(Editor's note: The following is the latest installment in a series of fishing tips presented by The Bass University. Check back each Friday for a new tip.)
In his brief career on tour, Texas pro Lee Livesay has won big checks with a frog, a glide bait and a topwater, but he considers cranking to be his bread and butter. “Cranking is something that I do in Texas all the way to New York and it’s a way to get really big bites and I do it offshore most of the time.”
Offshore can mean deep, but that’s not always the case. Sometimes it means water as shallow as 2 feet deep.
He’ll start offshore in the winter, which in Texas means December through February. There are two areas he’s targeting. The first is deep offshore points, where the water drops from 12 feet into 30. He fishes those with a 6th Sense 300 DD, 500 DD or 6-series lure. The second area is a traditional Texas hotspot: “We’re going to start on deep drains with hydrilla usually,” he said. In particular, he’s looking for grass edges that hit cover like shell beds. “Something that connects to some kind of hard bottom is what you want.” He typically won’t find huge schools here like in the summer, but using his Humminbird MegaLive he’ll hunt down individuals and small groups.
Even though it’s cold, he’s sure to pair his Halo HFX 7’6” medium-heavy cranking rod with a high-speed reel. In Texas, he explained: “They want it on the bottom and they want it going fast.”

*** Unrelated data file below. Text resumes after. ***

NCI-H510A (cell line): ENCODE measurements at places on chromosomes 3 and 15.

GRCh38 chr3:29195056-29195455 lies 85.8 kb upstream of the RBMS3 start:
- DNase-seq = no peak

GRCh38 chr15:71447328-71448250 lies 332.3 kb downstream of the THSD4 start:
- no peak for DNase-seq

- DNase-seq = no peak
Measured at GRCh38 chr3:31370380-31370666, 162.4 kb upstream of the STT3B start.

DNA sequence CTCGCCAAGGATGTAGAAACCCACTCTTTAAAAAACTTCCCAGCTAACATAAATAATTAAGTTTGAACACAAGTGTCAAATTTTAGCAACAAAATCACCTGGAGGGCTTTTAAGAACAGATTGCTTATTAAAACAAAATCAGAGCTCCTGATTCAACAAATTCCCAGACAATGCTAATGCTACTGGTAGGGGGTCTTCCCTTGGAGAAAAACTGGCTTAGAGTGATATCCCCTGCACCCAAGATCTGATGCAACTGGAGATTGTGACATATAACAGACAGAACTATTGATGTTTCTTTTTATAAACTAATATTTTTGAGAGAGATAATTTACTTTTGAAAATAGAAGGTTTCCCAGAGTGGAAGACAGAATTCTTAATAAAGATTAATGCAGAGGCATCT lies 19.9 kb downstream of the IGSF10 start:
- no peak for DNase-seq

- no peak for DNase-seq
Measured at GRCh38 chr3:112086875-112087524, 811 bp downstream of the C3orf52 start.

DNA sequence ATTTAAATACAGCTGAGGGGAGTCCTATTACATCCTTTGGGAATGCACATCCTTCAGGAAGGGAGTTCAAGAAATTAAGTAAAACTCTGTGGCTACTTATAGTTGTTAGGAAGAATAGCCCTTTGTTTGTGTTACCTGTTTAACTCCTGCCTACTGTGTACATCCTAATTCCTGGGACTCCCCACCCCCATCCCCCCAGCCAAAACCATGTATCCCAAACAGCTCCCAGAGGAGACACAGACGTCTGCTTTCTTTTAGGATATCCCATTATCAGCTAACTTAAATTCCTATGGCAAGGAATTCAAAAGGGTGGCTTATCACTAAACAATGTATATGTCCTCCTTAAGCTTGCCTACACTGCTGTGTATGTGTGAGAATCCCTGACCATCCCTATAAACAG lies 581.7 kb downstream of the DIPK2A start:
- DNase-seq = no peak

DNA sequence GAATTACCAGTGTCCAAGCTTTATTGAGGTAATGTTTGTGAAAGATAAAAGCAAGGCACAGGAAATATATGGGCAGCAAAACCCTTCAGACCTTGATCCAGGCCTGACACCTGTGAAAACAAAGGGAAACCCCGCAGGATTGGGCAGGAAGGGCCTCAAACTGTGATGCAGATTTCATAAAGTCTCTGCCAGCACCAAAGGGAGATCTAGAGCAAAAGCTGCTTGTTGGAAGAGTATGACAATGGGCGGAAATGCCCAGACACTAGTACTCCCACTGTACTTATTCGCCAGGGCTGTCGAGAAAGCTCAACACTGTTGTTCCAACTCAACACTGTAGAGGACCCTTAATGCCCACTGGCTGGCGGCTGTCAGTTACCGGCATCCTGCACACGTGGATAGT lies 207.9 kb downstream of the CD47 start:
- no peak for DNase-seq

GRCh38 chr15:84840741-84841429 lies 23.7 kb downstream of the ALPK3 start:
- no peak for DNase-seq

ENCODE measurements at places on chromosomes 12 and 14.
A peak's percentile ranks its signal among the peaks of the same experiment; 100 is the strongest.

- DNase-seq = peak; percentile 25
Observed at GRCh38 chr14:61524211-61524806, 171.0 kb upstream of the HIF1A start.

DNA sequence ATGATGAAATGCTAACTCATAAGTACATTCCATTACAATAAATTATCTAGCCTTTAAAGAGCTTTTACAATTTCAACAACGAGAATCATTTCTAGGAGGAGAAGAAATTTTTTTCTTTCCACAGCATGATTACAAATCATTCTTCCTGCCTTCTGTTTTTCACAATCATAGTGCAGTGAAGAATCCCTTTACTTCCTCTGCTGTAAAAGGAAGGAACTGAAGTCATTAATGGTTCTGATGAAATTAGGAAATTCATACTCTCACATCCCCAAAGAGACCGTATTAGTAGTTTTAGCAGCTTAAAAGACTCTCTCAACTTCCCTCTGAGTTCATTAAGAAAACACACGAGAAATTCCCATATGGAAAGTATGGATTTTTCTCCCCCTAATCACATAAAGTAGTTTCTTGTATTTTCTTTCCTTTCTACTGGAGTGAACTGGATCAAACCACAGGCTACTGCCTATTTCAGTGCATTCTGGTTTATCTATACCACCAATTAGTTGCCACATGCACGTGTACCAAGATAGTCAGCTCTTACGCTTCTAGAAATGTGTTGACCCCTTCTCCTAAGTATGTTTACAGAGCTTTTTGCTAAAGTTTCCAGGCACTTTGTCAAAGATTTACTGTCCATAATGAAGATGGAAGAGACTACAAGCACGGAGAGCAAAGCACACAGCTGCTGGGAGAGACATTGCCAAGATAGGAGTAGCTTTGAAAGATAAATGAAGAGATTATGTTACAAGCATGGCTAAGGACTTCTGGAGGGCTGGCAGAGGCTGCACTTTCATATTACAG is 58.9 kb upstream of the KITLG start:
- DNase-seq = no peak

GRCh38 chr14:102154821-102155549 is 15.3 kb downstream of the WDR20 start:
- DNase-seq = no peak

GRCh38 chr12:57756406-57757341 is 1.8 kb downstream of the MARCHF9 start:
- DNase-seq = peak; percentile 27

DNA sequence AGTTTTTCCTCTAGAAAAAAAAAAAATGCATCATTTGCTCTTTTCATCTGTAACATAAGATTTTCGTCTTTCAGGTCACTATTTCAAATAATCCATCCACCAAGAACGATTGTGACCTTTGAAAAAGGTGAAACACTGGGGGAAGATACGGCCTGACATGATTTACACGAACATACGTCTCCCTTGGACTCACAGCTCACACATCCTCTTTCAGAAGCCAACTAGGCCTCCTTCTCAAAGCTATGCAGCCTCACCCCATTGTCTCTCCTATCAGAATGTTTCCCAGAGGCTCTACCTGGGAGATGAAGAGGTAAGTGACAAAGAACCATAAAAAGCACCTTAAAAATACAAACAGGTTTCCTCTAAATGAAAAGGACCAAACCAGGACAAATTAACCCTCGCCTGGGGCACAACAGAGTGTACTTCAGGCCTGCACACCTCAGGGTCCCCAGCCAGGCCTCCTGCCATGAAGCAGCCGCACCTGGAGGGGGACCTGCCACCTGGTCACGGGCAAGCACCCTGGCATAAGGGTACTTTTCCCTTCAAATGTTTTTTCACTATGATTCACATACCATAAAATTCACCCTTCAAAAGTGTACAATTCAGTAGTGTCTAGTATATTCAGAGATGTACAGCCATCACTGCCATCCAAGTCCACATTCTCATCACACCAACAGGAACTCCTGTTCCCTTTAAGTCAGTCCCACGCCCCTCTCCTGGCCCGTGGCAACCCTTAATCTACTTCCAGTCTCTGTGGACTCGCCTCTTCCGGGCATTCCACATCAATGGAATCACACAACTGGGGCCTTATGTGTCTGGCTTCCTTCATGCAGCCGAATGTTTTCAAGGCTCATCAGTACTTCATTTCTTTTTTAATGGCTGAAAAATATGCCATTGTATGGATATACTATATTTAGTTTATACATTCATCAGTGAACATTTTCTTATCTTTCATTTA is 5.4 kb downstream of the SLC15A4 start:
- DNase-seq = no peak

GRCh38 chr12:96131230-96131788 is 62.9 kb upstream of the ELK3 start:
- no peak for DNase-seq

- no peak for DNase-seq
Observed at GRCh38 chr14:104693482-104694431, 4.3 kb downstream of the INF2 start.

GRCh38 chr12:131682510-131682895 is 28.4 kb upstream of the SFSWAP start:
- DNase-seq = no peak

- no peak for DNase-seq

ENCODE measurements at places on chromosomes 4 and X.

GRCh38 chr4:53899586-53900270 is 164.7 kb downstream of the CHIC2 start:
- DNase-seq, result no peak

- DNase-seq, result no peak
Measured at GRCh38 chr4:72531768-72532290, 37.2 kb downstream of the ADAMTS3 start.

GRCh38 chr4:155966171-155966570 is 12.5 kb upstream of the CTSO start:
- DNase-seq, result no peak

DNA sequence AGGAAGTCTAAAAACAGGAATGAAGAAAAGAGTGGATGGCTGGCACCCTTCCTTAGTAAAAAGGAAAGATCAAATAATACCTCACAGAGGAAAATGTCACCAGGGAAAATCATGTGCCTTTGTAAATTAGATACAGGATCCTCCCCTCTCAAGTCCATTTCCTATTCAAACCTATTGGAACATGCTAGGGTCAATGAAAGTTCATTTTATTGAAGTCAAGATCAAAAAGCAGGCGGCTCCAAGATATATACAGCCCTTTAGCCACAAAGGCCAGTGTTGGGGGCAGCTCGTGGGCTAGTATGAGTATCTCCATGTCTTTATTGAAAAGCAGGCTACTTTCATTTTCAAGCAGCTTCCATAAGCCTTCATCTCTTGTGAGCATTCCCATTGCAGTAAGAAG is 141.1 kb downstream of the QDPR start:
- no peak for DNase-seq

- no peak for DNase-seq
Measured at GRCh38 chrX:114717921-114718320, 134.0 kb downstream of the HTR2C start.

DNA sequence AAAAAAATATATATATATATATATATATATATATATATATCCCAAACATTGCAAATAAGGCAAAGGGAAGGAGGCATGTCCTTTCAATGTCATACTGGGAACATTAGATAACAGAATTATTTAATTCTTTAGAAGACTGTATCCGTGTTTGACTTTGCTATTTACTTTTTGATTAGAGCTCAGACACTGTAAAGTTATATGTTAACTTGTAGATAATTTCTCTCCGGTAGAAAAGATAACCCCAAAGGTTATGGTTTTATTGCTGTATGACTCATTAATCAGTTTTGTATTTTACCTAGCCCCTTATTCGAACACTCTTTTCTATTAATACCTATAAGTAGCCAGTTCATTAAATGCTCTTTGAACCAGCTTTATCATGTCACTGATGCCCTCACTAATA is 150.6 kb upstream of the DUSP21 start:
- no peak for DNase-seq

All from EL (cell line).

People may consider him crazy for looking offshore in the spring, but even in the heart of the spawn there are always some pre- and post-spawn specimens. “I might be 1,000 yards offshore,” Livesay said. “But the fish are going to be shallower.” He’ll hit “little bitty sweet spots” with big squarebills and lipless baits. At this time of the year he’s targeting huge fish, and he’ll upsize his line to 18- to 22-pound test. “Those fish are shallower. They’re eating giant gizzard shad.” He also chases wind, figuring it gets him the best opportunity to approach active fish.
In the summertime, particularly after the shad spawn, the bass will once again transition out deeper, and he’ll set his side-imaging out to 100 feet to look for them – likely cover and structure includes points, roadbeds, ditches and old pond dams. “I’m going to graph until I see those fish,” he said. Again, he likes to cast with the wind to ensure maximum distance, and he experiments with angle, often finding that one outproduces all the rest. Once the bass are fired up, it’s possible to catch every one in the school.
Northern smallmouths are different than southern largemouths in terms of where they want the lure. They prefer it swimming over them instead of bouncing along the bottom. Either way, he still wants it “going a hundred miles per hour.”
If you want to learn some of the multiple-time Elite Series champion’s other cranking secrets, including the limited color selection that works for him all over the country, check out his full video, available only by subscribing to The Bass University TV.